The Supreme Court rendered a decision Thursday destined to significantly alter the shape of future elections, ruling that companies and labor unions can spend their own money on political advertisements that are uncoordinated with the campaigns of specific candidates. The case pitted the court’s five conservative justices, including swing vote Justice Anthony Kennedy, against the four liberals. The division along ideological lines highlights the struggle ensuing in many areas of government between liberty and the persistently anti-corporation attitude of the left.
The arguments presented in defense of campaign finance regulation claim that large companies would be too influential in protecting their own interests if allowed to spend from their own treasuries on advertisements. Often this interest is the preservation of America’s free enterprise system, as it is with the opposition of the health insurance industry to the current reform proposals and that of American banks to further financial regulation. Attempts at silencing these businesses because of their participant role in the economic system under attack by Democrats are thus a subtle and indirect content-based restriction on free expression. While Democrats persisted in trying to prevent companies from mounting their opposition, those who are thinking more clearly value their perspective – if anything, the vehement admonitions of the health insurance and pharmaceutical industries ought to awaken us to the detriment of current proposals.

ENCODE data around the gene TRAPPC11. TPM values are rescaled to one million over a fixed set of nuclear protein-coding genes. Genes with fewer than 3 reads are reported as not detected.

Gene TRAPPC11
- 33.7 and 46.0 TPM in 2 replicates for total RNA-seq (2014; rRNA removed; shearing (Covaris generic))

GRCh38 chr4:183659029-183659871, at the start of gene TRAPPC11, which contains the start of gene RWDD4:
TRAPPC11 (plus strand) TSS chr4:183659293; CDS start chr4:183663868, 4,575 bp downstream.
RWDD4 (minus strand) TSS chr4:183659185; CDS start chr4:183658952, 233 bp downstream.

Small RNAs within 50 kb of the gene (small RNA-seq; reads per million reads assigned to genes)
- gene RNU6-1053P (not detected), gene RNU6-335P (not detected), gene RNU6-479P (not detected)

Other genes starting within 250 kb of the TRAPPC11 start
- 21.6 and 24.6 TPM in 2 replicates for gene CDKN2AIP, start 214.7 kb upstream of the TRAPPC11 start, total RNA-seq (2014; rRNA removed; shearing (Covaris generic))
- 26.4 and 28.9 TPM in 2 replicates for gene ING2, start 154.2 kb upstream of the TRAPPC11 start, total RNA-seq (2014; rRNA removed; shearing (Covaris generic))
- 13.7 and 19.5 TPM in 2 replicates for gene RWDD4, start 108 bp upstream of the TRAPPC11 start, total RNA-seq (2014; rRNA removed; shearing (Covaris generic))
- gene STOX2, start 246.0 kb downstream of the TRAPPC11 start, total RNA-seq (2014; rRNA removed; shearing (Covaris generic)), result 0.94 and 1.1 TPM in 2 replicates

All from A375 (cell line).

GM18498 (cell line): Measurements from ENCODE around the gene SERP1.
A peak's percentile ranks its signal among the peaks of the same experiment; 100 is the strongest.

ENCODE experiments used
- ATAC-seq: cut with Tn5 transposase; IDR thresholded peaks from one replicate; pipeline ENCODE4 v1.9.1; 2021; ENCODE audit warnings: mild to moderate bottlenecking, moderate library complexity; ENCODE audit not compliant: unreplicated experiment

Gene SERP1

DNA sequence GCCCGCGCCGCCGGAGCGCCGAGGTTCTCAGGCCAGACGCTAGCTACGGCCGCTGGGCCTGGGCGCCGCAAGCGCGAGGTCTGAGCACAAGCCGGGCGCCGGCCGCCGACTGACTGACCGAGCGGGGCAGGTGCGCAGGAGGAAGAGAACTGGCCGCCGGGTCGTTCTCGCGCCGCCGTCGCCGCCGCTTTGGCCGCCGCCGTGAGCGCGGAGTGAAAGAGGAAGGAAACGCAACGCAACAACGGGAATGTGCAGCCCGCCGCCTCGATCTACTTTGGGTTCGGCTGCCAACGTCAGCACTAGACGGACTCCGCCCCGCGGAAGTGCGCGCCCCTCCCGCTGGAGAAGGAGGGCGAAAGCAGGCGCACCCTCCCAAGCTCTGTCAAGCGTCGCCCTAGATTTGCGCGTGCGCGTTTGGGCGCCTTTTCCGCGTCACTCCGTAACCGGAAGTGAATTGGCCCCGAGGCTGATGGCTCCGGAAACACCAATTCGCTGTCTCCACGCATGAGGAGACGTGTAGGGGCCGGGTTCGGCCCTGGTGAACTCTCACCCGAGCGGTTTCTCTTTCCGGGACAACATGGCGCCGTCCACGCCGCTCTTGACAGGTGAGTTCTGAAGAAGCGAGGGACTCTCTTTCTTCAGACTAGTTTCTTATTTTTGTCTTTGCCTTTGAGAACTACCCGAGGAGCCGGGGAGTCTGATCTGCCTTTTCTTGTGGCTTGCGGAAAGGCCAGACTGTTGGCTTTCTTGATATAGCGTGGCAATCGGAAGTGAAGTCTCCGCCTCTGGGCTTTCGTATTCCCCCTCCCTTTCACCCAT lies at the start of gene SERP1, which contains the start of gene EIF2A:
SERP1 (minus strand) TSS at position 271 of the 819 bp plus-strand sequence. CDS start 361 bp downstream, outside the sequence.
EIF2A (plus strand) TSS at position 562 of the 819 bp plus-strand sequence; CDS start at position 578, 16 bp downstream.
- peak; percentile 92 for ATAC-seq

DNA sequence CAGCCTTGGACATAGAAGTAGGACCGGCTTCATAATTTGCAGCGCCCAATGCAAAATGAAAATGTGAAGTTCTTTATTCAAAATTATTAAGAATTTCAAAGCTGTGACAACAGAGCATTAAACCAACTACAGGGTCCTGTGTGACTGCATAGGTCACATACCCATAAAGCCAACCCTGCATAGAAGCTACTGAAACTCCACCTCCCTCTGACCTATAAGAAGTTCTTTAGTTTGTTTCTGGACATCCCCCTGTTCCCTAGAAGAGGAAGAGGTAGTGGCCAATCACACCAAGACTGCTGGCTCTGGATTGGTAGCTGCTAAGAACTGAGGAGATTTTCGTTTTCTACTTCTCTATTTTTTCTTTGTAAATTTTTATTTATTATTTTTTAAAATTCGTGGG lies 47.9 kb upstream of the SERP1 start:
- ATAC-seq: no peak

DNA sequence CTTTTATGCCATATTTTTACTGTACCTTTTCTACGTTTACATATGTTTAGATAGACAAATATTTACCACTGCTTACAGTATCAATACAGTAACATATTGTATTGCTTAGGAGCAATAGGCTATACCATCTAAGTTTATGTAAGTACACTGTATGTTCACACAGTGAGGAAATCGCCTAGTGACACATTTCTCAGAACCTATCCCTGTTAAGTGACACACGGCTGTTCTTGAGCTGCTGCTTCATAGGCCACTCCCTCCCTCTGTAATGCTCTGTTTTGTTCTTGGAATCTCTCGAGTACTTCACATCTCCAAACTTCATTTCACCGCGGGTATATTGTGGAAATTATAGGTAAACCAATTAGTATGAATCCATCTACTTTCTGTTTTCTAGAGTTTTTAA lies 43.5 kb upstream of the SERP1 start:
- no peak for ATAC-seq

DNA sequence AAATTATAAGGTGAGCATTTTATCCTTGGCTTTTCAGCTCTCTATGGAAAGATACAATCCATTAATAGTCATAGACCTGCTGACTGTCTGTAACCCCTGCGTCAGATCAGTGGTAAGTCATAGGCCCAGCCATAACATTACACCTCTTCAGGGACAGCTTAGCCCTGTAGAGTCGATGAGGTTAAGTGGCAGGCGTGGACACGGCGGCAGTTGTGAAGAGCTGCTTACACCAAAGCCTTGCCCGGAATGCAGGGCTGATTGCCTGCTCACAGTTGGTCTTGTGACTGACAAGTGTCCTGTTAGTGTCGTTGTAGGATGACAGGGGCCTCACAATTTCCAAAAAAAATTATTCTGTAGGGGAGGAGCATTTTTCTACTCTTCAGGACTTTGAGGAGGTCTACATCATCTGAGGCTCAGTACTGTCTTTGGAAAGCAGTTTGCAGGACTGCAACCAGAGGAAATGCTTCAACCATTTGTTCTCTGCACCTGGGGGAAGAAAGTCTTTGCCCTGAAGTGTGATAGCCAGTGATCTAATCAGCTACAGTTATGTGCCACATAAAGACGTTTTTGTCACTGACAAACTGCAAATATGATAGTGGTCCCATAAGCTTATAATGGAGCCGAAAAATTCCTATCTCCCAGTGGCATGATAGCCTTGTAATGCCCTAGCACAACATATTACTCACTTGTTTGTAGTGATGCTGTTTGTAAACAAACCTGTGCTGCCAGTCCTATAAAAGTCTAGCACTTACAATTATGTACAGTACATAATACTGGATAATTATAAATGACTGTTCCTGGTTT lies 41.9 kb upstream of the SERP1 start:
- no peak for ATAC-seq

With this ruling, businesses will be free to express themselves on these issues, just like regular Americans; under a now over-turned previous court decision the government could bar companies from spending money on campaign ads. Parts of the McCain-Feingold bill were voided which banned issue ads late in the campaign cycle. The issue at hand was the challenge to a video criticizing Hillary Clinton produced by a conservative advocacy group.
As I argued in a previous post, throughout the constitutional history of free expression, the rights of speech and press have been extended to financial capability. Some of the earliest attempts at censorship in America were licensing laws or taxes designed to hurt publishers financially and thus stop the presses. Such efforts are now unconstitutional; it is only logical that total disqualification from expression based on financial capability is now unconstitutional, as well.